Everyone knows the story of the sinking of the Titanic. History records- by flawed design- there weren’t enough lifeboats for all of the passengers. Most of the ones that were launched, famously weren’t full. Each open space on a lifeboat represented a person that drowned as the ship foundered.
I am reminded of this as my flight taxis down the runway as it departs Ft. Lauderdale Airport. I heard in the airport lounge a few hours ago (I got to the airport at 6 am, Friday- seven hours ahead of my flight for reasons that should be more than obvious!) that there were 60 “stand-by” passengers for this flight, which, given the circumstances, wasn’t remotely surprising.
What IS surprising is that not only do I have the row of seats all to myself, I count an additional ten open seats and that’s only what I can see from the back of the plane. You’d think, given the fact that a life-threatening hurricane is going to plow through the area in about 30 hours, every seat would be taken and if regulations permitted, there’d be people standing in the aisle! “But you’d be wrong, sir.”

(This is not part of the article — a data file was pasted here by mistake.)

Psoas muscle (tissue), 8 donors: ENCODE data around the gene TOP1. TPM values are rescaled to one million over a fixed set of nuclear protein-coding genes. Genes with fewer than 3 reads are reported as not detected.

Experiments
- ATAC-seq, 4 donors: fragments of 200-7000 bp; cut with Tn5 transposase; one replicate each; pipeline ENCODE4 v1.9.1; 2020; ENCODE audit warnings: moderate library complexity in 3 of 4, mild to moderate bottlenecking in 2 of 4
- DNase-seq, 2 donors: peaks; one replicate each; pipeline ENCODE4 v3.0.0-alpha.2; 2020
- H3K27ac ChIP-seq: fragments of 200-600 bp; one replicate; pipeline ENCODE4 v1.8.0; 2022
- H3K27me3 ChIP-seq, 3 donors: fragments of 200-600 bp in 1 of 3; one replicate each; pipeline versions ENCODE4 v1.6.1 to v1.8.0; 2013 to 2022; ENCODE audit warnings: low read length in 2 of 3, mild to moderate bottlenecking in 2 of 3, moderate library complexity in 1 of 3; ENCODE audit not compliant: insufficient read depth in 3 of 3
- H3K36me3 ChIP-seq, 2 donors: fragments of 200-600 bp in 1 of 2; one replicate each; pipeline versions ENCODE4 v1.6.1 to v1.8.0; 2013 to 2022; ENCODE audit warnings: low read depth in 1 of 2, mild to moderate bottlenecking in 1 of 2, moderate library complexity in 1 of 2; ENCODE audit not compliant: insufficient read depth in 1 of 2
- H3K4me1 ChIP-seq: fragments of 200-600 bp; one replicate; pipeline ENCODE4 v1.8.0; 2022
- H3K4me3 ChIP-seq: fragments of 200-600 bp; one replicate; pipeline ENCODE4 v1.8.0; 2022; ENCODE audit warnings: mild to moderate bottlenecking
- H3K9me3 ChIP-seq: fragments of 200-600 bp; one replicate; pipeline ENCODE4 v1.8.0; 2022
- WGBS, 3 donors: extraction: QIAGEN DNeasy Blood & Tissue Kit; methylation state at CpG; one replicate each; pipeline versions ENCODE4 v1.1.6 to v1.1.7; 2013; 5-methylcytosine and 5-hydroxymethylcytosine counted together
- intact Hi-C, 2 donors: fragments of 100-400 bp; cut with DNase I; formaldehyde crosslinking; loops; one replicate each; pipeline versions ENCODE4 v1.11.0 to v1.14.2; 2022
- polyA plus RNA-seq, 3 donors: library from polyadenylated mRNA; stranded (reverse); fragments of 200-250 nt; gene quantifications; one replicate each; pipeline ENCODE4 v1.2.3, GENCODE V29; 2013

I’ve been watching the news carefully over the last 24 hours and the stories of people desperately trying to book a seat to fly somewhere, anywhere to get out of harms way, were all over the airwaves. So, it’s quite perplexing that I have the entire row of seats to myself. There’s at least two other rows with only one person.
To quote TV talk show host, Jerry Springer, “What have we learned here, today?”
Well, usually the only time I’m likely to get a row to myself is by taking late, night flights. I can now confidently say it’s also a good plan to book a flight ahead of a devastating hurricane even though just about everyone is scrambling to find a way out of town. Just remember, that open seat next to you represents someone who drowned.